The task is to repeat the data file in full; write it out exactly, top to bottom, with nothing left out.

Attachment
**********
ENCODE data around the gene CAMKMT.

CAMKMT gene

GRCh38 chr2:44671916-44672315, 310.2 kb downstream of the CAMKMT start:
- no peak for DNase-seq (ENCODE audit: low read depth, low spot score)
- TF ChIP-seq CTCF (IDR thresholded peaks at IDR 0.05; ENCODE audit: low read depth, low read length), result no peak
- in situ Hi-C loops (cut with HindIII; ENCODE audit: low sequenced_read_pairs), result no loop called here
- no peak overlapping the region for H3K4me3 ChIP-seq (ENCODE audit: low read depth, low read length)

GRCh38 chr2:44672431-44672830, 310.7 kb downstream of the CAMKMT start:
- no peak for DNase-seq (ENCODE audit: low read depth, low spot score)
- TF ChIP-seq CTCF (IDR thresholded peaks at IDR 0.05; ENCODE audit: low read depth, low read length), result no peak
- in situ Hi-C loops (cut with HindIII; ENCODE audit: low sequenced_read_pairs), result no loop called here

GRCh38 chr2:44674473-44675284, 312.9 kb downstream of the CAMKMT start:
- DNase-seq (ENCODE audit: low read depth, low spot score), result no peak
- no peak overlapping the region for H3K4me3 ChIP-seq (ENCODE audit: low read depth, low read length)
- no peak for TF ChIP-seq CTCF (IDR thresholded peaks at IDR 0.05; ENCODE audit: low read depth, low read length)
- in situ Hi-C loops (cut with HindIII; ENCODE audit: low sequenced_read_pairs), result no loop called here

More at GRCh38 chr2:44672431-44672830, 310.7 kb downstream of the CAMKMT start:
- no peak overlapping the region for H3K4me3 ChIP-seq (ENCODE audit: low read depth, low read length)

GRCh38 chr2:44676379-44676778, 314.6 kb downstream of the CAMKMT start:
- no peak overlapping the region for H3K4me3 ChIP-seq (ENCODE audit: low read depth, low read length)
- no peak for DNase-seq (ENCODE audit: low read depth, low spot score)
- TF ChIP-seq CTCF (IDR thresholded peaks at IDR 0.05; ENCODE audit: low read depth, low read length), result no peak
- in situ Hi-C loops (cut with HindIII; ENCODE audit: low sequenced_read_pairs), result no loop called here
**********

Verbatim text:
ENCODE data around the gene CAMKMT.

CAMKMT gene

GRCh38 chr2:44671916-44672315, 310.2 kb downstream of the CAMKMT start:
- no peak for DNase-seq (ENCODE audit: low read depth, low spot score)
- TF ChIP-seq CTCF (IDR thresholded peaks at IDR 0.05; ENCODE audit: low read depth, low read length), result no peak
- in situ Hi-C loops (cut with HindIII; ENCODE audit: low sequenced_read_pairs), result no loop called here
- no peak overlapping the region for H3K4me3 ChIP-seq (ENCODE audit: low read depth, low read length)

GRCh38 chr2:44672431-44672830, 310.7 kb downstream of the CAMKMT start:
- no peak for DNase-seq (ENCODE audit: low read depth, low spot score)
- TF ChIP-seq CTCF (IDR thresholded peaks at IDR 0.05; ENCODE audit: low read depth, low read length), result no peak
- in situ Hi-C loops (cut with HindIII; ENCODE audit: low sequenced_read_pairs), result no loop called here

GRCh38 chr2:44674473-44675284, 312.9 kb downstream of the CAMKMT start:
- DNase-seq (ENCODE audit: low read depth, low spot score), result no peak
- no peak overlapping the region for H3K4me3 ChIP-seq (ENCODE audit: low read depth, low read length)
- no peak for TF ChIP-seq CTCF (IDR thresholded peaks at IDR 0.05; ENCODE audit: low read depth, low read length)
- in situ Hi-C loops (cut with HindIII; ENCODE audit: low sequenced_read_pairs), result no loop called here

More at GRCh38 chr2:44672431-44672830, 310.7 kb downstream of the CAMKMT start:
- no peak overlapping the region for H3K4me3 ChIP-seq (ENCODE audit: low read depth, low read length)

GRCh38 chr2:44676379-44676778, 314.6 kb downstream of the CAMKMT start:
- no peak overlapping the region for H3K4me3 ChIP-seq (ENCODE audit: low read depth, low read length)
- no peak for DNase-seq (ENCODE audit: low read depth, low spot score)
- TF ChIP-seq CTCF (IDR thresholded peaks at IDR 0.05; ENCODE audit: low read depth, low read length), result no peak
- in situ Hi-C loops (cut with HindIII; ENCODE audit: low sequenced_read_pairs), result no loop called here